posted on 8/2011 By:
Enthroned has always been the definition of a meat-and-potatoes black metal band: satisfying, but rarely terribly memorable or engrossing. This continues to be the case with Pentagrammaton, their eighth-full length since the project’s inception in 1993. In a year with several excellent black metal releases, this is hardly a must-listen, but it's still a competently-executed package that will entertain those who don’t mind music that's squarely by the books.
Enthroned’s sound has undergone little growth in recent years, but Pentagrammaton is another capable exercise in the band’s familiar style. Shunning the subtle progressions and repetition of their more hypnotic compatriots, Enthroned plays music that sounds like black metal, but is constructed with more of a death metal influence. There’s a lot of different riffs and tempo shifts in each song; the blast beats are fast as hell; and the musicianship is very proficient. But despite their undeniably modern take on black metal, Enthroned still pays plenty of homage to the elders of the genre. The guitar tone is heavy but grim, and the use of samples and ambience adds to the crazed, foreboding atmosphere the band strives for. There’s a solid balance of aggressive bashing and morose melody in the riff department, and while the songs lean on the speedier side of things, the occasional slowdowns are well executed and don’t feel like mere padding for the faster segments.
The basic problem with this album is simply a lack of real identity. There’s a large number of different components at play here, and virtually all of them can be traced back to other, more accomplished bands. Moments like the epic intro to “Unconscious Minds” are diminished, considering that the riff in question is basically copied straight from a non-existent Bathory song, and while the use of melody throughout the disc is pleasing, it typically lacks the subtlety and grandeur that shines forth from the bands from which Enthroned takes inspiration. Similarly, the multi-toned vocals and underwhelming technical flourishes can distract from the basic intent of the songs at times. With such a busy approach to songwriting, Enthroned never really locks down and enthralls the listener, and this effectively defines Pentagrammaton as an album that’s enjoyable when its playing but has no ability to imbed itself in your brain after it ends.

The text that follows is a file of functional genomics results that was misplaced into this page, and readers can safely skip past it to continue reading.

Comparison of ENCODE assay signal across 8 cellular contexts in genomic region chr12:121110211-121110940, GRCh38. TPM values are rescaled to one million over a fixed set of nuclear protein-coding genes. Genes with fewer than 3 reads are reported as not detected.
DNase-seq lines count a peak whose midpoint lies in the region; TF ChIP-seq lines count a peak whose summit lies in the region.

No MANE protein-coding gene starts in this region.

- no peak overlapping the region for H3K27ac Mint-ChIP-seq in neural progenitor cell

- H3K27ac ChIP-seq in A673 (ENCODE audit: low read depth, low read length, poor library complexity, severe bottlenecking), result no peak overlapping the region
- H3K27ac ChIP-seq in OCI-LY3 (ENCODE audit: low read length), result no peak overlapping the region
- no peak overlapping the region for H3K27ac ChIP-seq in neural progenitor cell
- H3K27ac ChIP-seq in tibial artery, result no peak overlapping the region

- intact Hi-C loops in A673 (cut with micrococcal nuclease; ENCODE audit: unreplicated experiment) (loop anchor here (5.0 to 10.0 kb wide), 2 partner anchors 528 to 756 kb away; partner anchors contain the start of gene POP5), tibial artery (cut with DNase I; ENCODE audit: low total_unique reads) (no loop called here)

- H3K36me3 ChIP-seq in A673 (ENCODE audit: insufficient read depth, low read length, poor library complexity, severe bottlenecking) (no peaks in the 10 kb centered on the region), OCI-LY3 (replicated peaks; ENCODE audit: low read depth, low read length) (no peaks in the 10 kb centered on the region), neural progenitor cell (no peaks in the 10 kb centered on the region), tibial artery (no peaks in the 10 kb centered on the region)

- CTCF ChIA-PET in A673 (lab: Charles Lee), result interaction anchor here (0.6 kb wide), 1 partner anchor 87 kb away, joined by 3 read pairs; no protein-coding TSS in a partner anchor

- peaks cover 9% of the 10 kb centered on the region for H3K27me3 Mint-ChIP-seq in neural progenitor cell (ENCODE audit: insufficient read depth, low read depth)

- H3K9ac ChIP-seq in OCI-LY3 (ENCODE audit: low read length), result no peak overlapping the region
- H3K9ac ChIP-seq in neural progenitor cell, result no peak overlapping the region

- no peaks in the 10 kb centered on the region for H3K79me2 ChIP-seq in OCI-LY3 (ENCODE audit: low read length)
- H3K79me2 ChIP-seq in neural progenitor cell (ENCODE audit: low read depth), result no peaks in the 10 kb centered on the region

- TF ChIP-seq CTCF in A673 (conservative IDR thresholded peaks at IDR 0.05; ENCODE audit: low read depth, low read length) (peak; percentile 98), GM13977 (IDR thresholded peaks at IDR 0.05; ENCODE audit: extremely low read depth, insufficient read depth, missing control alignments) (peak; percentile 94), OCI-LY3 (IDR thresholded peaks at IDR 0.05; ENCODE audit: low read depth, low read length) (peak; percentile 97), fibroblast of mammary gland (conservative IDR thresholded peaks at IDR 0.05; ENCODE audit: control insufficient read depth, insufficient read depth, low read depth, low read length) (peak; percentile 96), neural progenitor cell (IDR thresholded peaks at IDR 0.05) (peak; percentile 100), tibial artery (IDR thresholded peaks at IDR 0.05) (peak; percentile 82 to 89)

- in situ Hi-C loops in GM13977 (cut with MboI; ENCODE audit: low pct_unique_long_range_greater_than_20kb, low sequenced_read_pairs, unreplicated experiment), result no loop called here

There’s ultimately very little here that will surprise or impress most black metal fans, and those seeking a deeper and more rewarding listening experience will likely feel unsatisfied by Enthroned’s efforts. However, sonically speaking, there’s very little to criticize about Pentagrammaton. It’s a professionally produced and performed album from an experienced band, and the songs are uniformly well-composed and generally fun to listen to. Hardcore black metal fanatics will likely find little to keep them coming back, but for the casual black metal listener who values riffs, intensity, and diversity in songwriting, Pentagrammaton is a decent investment.
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